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Neurologic Manifestation of Whipple Disease

Whipples Disease


  • A rationalisation of the 1350 boxes used throughout the book gives a simpler and clearer presentation of the various categories.[books.google.com]
  • Gerard A, Sarrot-Reynauld F, Liozon E, et al.: Neurologic presentation of Whipple disease: Report of 12 cases and review of the literature . Medicine (Baltimore) 2002, 81 :443–457.[link.springer.com]
  • Uveitis, retinitis, optic neuritis and papilloedema may be found. 80 percent of the reported cases of neuro-Whipple had associated systemic symptoms or signs but many patients are presenting without concurrent intestinal manifestation.[ncbi.nlm.nih.gov]
  • Conclusions CNS WD may present with a variety of MR imaging lesions or no lesions at all.[ajnr.org]
  • CLINICAL PRESENTATION: Most patients present with such symptoms as arthralgia, weight loss, steatorrhea, lymphadenopathy, and hyperpigmentation. Some patients develop neurological disease, usually in combination with systemic symptoms.[neuropathologyblog.blogspot.com]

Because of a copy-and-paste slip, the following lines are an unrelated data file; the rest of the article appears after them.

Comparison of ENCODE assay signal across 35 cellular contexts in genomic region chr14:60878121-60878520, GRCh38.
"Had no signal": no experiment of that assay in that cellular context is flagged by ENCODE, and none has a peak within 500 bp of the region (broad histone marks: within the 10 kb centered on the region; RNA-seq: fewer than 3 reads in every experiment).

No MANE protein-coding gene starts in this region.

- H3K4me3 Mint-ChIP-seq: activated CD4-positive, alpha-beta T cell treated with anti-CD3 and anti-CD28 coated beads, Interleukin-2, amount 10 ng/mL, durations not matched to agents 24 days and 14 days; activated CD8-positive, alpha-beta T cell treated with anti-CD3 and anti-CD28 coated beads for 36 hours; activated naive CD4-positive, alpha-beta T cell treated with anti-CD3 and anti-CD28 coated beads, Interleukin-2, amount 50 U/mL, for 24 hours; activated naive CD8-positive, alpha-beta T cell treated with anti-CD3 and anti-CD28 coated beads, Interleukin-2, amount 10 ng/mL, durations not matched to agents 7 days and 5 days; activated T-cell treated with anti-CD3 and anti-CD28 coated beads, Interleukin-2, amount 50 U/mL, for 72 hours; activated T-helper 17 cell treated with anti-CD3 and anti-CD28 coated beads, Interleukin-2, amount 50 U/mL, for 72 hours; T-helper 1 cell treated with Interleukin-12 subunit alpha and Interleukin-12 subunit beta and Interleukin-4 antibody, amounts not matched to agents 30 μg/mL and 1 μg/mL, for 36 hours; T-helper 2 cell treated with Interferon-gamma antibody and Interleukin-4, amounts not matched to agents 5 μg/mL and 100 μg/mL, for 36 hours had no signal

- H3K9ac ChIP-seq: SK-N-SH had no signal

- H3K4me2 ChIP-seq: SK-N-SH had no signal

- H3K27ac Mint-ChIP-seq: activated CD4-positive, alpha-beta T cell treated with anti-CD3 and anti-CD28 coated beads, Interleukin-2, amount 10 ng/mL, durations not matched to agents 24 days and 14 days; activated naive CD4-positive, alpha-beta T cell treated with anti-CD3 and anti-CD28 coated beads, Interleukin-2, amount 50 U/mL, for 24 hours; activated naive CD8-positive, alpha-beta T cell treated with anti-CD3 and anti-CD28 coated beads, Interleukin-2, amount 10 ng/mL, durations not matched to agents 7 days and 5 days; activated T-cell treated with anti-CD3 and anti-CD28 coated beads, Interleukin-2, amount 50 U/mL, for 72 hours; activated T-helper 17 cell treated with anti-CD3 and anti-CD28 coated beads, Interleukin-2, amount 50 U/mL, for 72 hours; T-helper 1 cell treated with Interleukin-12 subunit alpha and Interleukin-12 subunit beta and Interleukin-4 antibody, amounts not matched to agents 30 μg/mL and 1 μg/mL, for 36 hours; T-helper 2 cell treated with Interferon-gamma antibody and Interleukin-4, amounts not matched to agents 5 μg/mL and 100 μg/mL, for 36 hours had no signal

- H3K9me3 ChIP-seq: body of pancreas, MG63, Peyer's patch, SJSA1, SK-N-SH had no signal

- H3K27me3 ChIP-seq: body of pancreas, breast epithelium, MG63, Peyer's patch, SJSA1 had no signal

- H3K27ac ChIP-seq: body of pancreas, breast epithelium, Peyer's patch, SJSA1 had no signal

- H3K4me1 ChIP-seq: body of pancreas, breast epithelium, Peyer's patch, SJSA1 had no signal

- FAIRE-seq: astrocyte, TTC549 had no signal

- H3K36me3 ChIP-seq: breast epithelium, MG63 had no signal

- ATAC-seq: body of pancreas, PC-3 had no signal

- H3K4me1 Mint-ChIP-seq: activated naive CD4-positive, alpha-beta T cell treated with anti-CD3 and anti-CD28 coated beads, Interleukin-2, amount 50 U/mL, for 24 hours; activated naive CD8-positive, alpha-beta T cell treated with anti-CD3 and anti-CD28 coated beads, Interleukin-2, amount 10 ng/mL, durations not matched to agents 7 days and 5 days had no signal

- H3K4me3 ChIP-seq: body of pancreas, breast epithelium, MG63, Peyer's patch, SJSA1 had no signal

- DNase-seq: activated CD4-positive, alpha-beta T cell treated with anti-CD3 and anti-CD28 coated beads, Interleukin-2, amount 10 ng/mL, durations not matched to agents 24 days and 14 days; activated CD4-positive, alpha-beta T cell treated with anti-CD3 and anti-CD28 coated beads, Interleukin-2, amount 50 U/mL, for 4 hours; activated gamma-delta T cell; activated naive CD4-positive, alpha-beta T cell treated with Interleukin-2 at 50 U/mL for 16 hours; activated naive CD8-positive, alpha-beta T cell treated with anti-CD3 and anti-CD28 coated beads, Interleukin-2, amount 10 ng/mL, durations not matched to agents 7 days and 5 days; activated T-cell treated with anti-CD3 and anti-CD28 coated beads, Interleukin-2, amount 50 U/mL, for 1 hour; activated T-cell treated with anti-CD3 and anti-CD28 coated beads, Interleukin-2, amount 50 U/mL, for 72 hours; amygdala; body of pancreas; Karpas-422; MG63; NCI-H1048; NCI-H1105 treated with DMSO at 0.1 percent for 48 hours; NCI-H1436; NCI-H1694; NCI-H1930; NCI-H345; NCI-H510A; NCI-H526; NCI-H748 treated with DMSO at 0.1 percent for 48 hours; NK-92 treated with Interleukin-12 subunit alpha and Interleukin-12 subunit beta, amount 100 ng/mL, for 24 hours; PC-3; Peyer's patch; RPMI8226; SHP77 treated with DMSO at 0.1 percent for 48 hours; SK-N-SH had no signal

Whipple Disease
  • This is a series of 12 patients with CNS Whipple’s disease, along with an analysis of 122 CNS Whipple’s disease cases reported in the literature. CrossRef Google Scholar 10.[link.springer.com]
  • Although previously considered a late manifestation of Whipple disease, neurological involvement is now frequently the initial clinical manifestation and represents the greatest risk for long-term disability.[ncbi.nlm.nih.gov]
  • Anyone can be affected by Whipple's disease, although it is more common among middle-aged Caucasian males. Whipple's disease is fatal. Signs of Whipple's Disease The signs and symptoms of Whipple's disease can vary rather widely.[disabled-world.com]
  • Whipple’s Disease. Virch. Arch. Path. Anat. 366 : 238 – 269. Feurle, G.E., Volk, B. and Waldherr, R. ( 1979 ). Cerebral Whipple’s Disease with Negative Jejunal Histology. N.E. J.M., 300 : 907 – 908.[cambridge.org]